Although a restrictive declaration that was filed by the owner in 1984, several months after the City amended the lot’s zoning designation, refers to the space as a park, it actually resembles zoning’s residential plaza typology, found primarily in the upper east and west sides of the city. Occupying the full blockfront on the west side of Washington Street between Jane and Horatio Streets, the space is rectangular, comfortably proportioned, surfaced in brick, relatively open, and surrounded on its three street sides by a red iron fence that enforces the restricted hours of access.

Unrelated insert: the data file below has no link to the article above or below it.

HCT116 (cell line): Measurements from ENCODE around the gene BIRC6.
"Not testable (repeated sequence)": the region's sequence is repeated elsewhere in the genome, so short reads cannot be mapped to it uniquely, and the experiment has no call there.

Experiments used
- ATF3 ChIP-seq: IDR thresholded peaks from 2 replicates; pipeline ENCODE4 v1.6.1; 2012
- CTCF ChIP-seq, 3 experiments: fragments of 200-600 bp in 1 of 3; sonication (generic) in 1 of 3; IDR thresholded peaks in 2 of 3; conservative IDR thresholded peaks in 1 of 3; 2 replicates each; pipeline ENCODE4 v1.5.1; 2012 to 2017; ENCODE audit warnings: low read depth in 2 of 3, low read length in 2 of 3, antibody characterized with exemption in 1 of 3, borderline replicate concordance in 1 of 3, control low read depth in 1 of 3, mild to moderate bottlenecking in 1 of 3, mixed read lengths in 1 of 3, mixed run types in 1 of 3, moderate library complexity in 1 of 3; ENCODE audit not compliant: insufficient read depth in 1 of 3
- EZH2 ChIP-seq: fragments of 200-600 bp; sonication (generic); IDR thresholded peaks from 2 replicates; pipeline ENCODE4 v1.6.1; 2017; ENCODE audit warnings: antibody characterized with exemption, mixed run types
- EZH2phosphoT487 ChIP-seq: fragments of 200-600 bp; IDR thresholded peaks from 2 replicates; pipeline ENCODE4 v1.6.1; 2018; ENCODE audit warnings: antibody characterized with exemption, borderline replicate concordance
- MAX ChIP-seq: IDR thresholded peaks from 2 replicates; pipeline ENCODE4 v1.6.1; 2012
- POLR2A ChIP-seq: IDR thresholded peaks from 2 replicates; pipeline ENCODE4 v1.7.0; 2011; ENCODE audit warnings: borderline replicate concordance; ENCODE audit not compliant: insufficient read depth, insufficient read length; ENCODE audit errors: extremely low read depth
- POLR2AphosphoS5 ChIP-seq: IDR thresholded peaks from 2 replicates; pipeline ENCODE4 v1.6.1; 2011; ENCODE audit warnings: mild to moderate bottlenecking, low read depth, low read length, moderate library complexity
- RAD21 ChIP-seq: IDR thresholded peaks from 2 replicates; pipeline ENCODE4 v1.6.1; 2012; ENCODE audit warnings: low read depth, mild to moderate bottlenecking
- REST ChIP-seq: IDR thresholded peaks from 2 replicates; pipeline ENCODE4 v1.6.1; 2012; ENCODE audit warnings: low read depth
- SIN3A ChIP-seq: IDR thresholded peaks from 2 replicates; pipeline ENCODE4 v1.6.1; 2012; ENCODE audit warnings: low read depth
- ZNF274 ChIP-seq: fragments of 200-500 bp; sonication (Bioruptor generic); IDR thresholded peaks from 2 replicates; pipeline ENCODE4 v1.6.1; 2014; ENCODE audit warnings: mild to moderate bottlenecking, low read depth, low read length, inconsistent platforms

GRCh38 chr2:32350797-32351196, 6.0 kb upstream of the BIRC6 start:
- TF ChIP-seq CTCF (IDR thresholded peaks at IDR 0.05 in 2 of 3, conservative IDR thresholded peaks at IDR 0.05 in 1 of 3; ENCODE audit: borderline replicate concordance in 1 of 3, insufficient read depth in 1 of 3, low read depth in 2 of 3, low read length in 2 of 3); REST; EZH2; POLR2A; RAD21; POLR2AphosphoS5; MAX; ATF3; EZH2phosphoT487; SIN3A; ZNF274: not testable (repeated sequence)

Inside, a long, serpentine, stone ledge makes its way around the northern, western, and southern sides, providing numerous places for sitting next to a landscaping of plants. In the middle of the western edge is a water wall, with five cascading vertical chutes topped by decorative metal medallions sporting images of beavers, a pilgrim, and a Native American. Four old millstones placed on the park surface reinforce the connection to American history. Fixed benches and movable aluminum chairs furnish added seating among the several trees.
Although the space is physically detached from the residential building’s front entrance, it is nonetheless well integrated. Apartment windows and balconies look out onto the space, making it feel like a well observed backyard in service of “defensible space” principles articulated by such urban observers as Oscar Newman. The combination of time-tested amenities, pleasant proportions, integration with host building, and nearby residential population makes this a valuable neighborhood space.